Thursday, October 29, 2015

History time...

Black Tuesday and the Great Depression

by Bob Livingston

On this day 86 years ago, Oct. 29, 1929, known as Black Tuesday, a then-record 16,410,030 shares traded on the New York Stock Exchange. The market declined that day by almost 12 percent, wiping out billions of dollars of wealth and devastating thousands of investors. The mood was so gloomy that some investors took to jumping out of skyscraper windows and offing themselves in even more creative ways.

Black Tuesday followed a series of “Black” days: Black Thursday (Oct. 24, in which set a record of 12.9 million shares traded on the NYSE) and Black Monday (Oct. 28, in which the New York Stock Exchange lost a whopping 12.82 percent of its value) as the U.S. economy joined economic bubbles bursting around the globe, sending the world into the Great Depression.

Curiously, the NYSE saw its largest one-day increase up that time — with a gain of 12.34 percent — on Oct. 30. Wide swings in market prices signify a market on shaky ground. This time, the ground was worse than shaky. It was a black hole that would not recover for years, despite brief rallies and the vain efforts of government men.

The 1920s had been one of if not the most prosperous decades ever in the U.S. It wasn’t just that people grew richer. As Robert P. Murphy, Ph.D. writes in “The Politically Incorrect Guide to The Great Depression and The New Deal,” people’s lives changed in that decade. Households began receiving electricity for the first time, and numerous gadgets and appliances became available to the masses that made their lives easier. Automobiles became affordable; more households bought radios, connecting them to the world; and Hollywood and sports became big businesses.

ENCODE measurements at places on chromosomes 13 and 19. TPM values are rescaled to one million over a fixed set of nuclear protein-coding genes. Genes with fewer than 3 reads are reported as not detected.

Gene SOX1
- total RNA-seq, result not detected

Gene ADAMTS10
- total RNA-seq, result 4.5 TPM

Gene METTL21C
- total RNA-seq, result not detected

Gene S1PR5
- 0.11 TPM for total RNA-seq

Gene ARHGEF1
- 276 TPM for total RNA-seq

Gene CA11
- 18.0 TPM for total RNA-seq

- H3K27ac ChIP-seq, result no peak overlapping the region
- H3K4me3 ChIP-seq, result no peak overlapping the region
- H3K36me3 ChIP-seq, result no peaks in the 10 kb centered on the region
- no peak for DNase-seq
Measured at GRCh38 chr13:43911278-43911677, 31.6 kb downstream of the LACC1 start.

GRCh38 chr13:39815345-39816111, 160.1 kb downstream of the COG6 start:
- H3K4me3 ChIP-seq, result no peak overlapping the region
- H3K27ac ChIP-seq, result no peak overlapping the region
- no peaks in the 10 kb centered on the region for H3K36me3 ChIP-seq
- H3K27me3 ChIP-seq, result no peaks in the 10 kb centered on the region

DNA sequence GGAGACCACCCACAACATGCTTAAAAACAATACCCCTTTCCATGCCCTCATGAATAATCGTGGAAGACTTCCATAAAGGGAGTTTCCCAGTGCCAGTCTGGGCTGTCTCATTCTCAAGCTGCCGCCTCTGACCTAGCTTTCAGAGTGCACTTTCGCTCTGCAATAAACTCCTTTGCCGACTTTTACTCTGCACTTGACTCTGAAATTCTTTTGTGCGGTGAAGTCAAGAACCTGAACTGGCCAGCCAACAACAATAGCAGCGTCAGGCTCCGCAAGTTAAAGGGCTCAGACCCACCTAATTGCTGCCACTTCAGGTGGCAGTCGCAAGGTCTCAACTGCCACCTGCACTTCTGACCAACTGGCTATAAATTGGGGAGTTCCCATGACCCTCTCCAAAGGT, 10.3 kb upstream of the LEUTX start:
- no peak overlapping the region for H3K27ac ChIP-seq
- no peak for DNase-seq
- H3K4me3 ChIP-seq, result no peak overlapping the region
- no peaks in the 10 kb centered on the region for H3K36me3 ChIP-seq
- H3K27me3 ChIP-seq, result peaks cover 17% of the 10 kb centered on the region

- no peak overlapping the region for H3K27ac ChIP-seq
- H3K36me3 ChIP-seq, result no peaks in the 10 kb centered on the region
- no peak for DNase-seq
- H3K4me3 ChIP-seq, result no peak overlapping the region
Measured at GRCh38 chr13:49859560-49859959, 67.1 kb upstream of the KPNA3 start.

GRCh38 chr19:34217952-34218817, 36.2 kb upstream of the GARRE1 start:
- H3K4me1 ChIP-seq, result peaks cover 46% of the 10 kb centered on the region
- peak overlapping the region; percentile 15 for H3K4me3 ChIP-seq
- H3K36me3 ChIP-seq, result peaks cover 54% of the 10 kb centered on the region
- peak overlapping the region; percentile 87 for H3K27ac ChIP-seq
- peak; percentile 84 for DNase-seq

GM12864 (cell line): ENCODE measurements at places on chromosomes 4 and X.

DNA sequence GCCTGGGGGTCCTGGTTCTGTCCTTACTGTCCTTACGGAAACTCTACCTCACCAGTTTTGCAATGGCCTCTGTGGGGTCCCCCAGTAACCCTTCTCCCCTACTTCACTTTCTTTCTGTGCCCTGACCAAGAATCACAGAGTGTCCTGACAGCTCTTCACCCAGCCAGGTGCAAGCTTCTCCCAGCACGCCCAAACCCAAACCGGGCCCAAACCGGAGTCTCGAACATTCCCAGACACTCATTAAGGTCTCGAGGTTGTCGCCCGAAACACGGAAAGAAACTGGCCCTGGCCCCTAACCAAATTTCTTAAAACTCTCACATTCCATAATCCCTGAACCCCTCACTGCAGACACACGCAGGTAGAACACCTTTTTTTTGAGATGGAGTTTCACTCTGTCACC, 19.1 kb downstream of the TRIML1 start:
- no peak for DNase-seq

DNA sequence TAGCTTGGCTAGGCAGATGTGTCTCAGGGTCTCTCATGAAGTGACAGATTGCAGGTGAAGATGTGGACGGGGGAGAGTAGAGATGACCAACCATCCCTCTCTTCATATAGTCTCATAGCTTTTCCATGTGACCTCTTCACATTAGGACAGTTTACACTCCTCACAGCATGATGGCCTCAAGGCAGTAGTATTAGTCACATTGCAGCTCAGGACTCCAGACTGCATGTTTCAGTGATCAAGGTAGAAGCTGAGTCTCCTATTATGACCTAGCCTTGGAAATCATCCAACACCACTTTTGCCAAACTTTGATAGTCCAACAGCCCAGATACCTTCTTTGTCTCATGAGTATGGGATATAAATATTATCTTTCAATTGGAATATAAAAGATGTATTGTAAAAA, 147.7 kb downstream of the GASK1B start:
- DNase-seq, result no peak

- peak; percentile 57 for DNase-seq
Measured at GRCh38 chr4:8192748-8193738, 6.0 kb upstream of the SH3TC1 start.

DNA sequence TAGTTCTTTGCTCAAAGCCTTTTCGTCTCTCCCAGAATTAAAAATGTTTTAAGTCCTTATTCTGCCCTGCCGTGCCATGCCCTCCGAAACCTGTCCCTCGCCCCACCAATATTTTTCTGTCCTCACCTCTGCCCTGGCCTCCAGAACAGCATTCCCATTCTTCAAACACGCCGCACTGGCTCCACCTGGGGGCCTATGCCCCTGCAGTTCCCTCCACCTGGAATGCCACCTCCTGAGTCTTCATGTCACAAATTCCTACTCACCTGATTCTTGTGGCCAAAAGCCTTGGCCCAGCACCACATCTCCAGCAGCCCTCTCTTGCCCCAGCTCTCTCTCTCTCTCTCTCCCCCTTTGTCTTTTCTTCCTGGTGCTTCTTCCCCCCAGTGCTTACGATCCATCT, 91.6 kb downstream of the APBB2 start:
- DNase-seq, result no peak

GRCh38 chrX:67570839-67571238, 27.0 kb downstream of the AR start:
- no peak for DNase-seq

But all was not sweetness and light. The Federal Reserve, created by the banksters for the banksters in 1913, was offering easy money. That easy money was pushed into the stock market. The banksters were loaning to each other — creating speculative markets and financial institutions to run them — any almost anyone else who asked, and more of that money was going into the stock market.

The bursting bubble was inevitable. As Murphy writes:

In a laissez-faire market where money and banking are not disturbed by the government, the interest rate is a price that tells borrowers how much capital citizens have saved and made available to fund projects. But when the Fed adopts an “easy-money” policy by pushing down interest rates, this signal is distorted and the interest rate no longer does its job of channeling available capital into the most deserving projects. Instead, an unsustainable boom develops, with firms hiring workers and starting production processes that will have to be discontinued once the Fed slows down its injections of new money.

Many economists point to the Fed hikes in interest rates in 1928 and 1929 as the cause of the stock market crash. In a sense this is true, but the deeper point is that the crash was made inevitable by the bubble in the stock market fueled by the artificially cheap credit preceding the hikes. In other words, when the Fed stopped pumping in gobs of new money that pushed up the stock market, investors came to their senses and asset prices plunged back towards their pre-bubble level. (Emphasis in original.)

What wasn’t inevitable was the years-long misery that followed. That was exacerbated by more easy money flowing into the system, as well as New Deal make-work and other programs, which further distorted the market and included the destruction of food and livestock — while people were standing in food lines — in order to prop up the prices of farm goods.

Rather than letting the recession mechanism work its way out — as previous recessions and panics had — which would have created a short but severe recession adjustment period (recessions had previously lasted no longer than 18 months), the Fed tried to inflate its way out of the recession. In other words, inflation had created the problem; and the solution, according to the government men, was to use more inflation to solve it.

In 2008 and in the years since, the Fed and the government men have done the same thing again; and once again, they’re surprised by the results.


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